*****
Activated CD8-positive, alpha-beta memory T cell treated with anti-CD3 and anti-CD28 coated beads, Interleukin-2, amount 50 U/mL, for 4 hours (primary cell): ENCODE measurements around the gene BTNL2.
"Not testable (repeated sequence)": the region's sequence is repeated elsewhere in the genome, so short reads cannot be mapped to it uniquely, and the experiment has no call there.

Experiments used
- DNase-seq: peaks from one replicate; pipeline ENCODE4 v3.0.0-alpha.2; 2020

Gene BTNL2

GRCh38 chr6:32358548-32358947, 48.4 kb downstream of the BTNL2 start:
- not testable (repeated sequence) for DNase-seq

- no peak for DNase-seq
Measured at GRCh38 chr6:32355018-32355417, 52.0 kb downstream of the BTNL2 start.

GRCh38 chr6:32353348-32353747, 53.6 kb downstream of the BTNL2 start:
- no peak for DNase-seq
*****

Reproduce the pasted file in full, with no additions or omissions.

Activated CD8-positive, alpha-beta memory T cell treated with anti-CD3 and anti-CD28 coated beads, Interleukin-2, amount 50 U/mL, for 4 hours (primary cell): ENCODE measurements around the gene BTNL2.
"Not testable (repeated sequence)": the region's sequence is repeated elsewhere in the genome, so short reads cannot be mapped to it uniquely, and the experiment has no call there.

Experiments used
- DNase-seq: peaks from one replicate; pipeline ENCODE4 v3.0.0-alpha.2; 2020

Gene BTNL2

GRCh38 chr6:32358548-32358947, 48.4 kb downstream of the BTNL2 start:
- not testable (repeated sequence) for DNase-seq

- no peak for DNase-seq
Measured at GRCh38 chr6:32355018-32355417, 52.0 kb downstream of the BTNL2 start.

GRCh38 chr6:32353348-32353747, 53.6 kb downstream of the BTNL2 start:
- no peak for DNase-seq